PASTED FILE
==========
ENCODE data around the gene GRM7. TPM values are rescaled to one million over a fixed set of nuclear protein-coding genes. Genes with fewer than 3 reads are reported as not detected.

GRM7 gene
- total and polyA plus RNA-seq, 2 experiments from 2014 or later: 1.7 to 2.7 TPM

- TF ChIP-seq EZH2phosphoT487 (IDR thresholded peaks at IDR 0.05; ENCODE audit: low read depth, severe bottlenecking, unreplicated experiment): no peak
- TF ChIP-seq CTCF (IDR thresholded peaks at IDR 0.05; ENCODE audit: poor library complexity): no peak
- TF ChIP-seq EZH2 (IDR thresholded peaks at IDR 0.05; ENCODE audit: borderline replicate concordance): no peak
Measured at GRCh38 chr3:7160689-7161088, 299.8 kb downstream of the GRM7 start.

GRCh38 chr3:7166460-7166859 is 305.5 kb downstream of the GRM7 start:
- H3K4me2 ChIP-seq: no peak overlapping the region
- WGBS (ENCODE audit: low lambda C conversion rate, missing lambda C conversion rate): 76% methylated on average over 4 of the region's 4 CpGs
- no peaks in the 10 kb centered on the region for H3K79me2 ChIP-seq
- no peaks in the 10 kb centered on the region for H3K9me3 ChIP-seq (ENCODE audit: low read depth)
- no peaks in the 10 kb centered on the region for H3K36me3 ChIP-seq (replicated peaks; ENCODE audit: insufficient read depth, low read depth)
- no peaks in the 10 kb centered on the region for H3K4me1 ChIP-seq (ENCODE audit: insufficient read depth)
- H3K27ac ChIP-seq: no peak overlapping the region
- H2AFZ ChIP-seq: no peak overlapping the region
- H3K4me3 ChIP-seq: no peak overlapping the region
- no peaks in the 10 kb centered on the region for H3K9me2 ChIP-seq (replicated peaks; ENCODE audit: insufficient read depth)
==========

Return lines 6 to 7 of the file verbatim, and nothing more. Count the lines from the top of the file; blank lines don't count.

- TF ChIP-seq EZH2 (IDR thresholded peaks at IDR 0.05; ENCODE audit: borderline replicate concordance): no peak
Measured at GRCh38 chr3:7160689-7161088, 299.8 kb downstream of the GRM7 start.